NEW YORK (CBSNewYork) — Shocking images showing the devastation caused by Hurricane Irma have a lot of people wanting to help out, so many so that food banks have run out of room down south.

Luckily, a group of local businesses are stepping forward to offer space.

The forklifts inside the Island Harvest warehouse in Suffolk County operate nonstop.

The Hauppauge-based food bank is overflowing with 60 tons of donated goods stacked to the ceiling and filling the building’s many aisles.

Managers at the food bank say Long Islanders have donated truckloads of bottled water, diapers, canned foods, pillows, and toys; enough to fill all three of their warehouses.

Yet, they have not been able to ship any of it to the affected areas because the badly damages infrastructure.

“There’s no electricity, no refrigeration, and to get it into some of these areas you cannot pass through,” Migdalia Otero from Island Harvest said. “It’s not allowed.”

The food bank put out a call for space. Two local businesses quickly responded, including a landlord Craig Padover, who offered his warehouse space for temporary storage.

Padover says the disaster struck home when one of his own employees lost a family home and business in Key West.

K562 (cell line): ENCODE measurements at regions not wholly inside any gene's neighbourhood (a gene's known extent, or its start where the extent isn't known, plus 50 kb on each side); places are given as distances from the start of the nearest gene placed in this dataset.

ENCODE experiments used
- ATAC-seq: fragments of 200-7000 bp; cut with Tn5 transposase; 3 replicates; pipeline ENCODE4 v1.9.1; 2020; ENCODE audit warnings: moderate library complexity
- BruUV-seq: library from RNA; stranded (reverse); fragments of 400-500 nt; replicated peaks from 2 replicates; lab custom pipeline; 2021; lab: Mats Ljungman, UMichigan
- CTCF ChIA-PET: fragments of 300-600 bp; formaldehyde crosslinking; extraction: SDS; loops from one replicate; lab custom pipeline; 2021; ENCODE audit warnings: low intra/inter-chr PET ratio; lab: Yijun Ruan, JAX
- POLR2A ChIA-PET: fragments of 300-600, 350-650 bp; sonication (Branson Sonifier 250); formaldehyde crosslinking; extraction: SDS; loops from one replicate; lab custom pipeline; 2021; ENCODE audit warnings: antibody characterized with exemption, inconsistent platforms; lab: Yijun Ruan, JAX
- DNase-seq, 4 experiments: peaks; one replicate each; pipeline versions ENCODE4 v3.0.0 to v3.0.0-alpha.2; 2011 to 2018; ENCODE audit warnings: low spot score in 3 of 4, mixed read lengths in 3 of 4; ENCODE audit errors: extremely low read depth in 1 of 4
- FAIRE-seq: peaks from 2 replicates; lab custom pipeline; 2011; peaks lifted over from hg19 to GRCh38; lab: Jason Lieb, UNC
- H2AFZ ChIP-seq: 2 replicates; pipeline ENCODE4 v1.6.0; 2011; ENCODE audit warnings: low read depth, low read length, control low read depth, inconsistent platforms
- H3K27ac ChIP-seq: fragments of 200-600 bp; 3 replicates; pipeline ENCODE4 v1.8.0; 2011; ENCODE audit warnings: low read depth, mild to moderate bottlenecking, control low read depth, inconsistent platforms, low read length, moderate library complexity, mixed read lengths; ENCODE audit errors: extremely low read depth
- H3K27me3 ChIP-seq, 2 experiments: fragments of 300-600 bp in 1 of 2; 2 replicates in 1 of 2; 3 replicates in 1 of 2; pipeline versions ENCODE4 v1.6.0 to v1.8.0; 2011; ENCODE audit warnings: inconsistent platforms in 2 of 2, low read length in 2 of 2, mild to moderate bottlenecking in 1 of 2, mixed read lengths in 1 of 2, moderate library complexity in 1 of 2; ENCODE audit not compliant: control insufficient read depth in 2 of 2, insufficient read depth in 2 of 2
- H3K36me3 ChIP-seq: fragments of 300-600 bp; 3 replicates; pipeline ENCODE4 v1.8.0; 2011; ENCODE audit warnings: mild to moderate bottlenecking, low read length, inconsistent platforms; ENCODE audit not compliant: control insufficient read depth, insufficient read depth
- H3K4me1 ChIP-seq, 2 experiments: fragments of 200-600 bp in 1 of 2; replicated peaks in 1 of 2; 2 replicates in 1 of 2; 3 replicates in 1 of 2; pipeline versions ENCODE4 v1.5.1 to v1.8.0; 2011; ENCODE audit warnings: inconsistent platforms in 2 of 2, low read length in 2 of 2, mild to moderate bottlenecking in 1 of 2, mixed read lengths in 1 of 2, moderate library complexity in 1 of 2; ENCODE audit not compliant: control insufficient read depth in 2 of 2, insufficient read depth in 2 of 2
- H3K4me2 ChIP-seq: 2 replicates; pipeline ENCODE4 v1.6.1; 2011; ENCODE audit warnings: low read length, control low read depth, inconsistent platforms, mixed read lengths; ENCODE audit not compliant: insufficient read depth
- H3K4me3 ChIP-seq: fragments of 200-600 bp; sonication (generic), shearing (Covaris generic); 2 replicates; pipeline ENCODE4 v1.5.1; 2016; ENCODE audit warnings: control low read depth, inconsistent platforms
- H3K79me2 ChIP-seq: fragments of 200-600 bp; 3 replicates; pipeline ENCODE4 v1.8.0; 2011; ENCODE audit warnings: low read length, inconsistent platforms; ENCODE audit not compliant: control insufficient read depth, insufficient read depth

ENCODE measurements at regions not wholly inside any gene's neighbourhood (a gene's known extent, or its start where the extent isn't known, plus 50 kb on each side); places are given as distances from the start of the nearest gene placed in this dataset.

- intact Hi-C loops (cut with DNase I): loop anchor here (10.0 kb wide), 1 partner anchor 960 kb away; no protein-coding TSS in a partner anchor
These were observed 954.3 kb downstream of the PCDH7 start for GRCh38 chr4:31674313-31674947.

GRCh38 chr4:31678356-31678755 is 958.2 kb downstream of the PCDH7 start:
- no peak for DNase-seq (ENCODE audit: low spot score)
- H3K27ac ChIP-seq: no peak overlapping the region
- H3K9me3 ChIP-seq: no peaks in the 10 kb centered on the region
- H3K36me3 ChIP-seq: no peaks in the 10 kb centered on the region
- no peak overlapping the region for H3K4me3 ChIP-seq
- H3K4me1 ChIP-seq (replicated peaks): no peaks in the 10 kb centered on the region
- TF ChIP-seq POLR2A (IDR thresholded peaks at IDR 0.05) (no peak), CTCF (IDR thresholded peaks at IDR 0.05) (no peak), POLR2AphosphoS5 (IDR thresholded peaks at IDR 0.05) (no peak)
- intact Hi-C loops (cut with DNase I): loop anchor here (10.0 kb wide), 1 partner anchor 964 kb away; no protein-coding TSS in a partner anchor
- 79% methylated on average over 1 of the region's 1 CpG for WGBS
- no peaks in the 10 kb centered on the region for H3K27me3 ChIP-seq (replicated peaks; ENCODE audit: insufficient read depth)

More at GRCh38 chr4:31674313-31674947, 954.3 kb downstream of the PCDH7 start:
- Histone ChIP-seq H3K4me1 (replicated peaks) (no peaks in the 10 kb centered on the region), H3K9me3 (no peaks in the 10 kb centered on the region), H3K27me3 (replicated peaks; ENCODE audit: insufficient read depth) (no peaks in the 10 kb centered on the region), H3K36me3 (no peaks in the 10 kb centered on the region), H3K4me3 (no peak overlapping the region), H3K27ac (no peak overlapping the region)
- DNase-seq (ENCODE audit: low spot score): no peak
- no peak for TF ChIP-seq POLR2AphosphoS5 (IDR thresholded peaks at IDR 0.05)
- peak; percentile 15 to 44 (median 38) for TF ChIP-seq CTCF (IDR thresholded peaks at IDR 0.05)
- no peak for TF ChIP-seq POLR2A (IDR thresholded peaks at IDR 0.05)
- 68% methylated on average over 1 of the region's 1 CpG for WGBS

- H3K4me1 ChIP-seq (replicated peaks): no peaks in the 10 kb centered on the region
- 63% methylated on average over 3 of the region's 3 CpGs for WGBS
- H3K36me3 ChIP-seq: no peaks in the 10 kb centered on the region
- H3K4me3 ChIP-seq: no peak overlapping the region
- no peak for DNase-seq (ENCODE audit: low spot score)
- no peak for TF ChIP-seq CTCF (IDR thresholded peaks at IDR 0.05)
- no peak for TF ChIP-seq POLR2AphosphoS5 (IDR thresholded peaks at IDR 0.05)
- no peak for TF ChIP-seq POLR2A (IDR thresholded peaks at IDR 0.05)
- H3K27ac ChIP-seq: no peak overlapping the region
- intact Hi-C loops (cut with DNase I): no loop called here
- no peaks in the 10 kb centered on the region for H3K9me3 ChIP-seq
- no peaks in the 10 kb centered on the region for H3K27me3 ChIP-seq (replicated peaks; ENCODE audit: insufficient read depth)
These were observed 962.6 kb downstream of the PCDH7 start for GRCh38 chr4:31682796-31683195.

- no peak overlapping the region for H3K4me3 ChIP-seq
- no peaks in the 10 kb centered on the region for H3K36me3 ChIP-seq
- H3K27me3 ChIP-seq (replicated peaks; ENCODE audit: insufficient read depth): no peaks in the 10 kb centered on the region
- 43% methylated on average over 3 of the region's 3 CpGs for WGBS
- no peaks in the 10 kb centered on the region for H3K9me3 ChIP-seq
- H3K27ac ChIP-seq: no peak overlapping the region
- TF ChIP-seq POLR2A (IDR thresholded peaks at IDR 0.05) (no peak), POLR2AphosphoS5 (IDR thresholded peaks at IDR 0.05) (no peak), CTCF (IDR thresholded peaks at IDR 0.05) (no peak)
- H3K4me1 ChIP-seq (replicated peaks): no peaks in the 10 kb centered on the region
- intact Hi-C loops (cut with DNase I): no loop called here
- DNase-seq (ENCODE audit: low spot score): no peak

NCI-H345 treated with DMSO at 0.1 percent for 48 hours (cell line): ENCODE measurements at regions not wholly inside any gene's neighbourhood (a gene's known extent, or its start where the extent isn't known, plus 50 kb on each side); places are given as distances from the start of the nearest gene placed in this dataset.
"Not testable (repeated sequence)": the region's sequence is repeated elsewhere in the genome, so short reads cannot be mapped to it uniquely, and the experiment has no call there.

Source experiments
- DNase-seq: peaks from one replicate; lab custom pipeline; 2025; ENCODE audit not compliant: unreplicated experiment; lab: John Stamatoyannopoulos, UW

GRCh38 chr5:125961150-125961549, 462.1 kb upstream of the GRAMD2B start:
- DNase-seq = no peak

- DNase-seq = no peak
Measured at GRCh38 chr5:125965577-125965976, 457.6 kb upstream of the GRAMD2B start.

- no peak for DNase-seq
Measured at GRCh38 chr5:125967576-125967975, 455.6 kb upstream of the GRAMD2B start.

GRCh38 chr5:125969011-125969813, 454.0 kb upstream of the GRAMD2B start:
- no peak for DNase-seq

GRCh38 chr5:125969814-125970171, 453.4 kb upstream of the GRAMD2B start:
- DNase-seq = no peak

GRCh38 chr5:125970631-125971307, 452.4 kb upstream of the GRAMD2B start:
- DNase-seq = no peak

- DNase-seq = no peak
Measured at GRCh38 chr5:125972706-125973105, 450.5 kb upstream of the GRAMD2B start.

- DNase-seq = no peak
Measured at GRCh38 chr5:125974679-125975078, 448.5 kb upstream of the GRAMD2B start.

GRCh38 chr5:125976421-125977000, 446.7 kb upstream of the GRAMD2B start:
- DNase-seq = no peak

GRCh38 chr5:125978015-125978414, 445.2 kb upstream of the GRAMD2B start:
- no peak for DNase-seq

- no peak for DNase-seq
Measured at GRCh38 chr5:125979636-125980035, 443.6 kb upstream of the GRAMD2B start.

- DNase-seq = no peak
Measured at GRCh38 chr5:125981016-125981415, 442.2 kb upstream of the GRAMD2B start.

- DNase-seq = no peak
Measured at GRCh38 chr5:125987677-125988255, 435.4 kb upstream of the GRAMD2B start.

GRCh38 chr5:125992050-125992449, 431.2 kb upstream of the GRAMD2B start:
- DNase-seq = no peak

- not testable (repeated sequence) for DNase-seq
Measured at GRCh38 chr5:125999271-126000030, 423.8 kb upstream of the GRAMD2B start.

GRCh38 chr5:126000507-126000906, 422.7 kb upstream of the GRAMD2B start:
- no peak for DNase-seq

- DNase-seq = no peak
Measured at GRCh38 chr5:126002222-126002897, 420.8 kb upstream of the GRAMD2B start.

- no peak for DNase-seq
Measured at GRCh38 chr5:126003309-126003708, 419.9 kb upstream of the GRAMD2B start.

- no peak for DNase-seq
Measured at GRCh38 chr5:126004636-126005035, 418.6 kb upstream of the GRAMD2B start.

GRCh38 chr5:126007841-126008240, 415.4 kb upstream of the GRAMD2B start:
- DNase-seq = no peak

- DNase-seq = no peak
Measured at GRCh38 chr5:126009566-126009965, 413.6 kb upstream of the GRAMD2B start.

“I think that’s what makes the country what it really is,” he said. “You watch on TV in times of tragedy when you see people suffering, so much of the country gathers together to do what they can.”

Instead of taking goods directly to Florida, warehouse workers are unloading their trucks inside Padover’s warehouse. They too have put in long hours to lend a hand, remembering how the country did the same following Superstorm Sandy.

“Because I was in bad shape and needed help, and it feels good to pay it back,” Island Harvest employee Ralph Pagan said.

Meanwhile, the food bank is intending it’s first shipment to include badly needed bottled water and pop-top cans of food that can easily be opened.

Late Wednesday, Island Harvest lined up refrigeration space in Savannah, Georgia and expects it will send its first truckload south Thursday morning.

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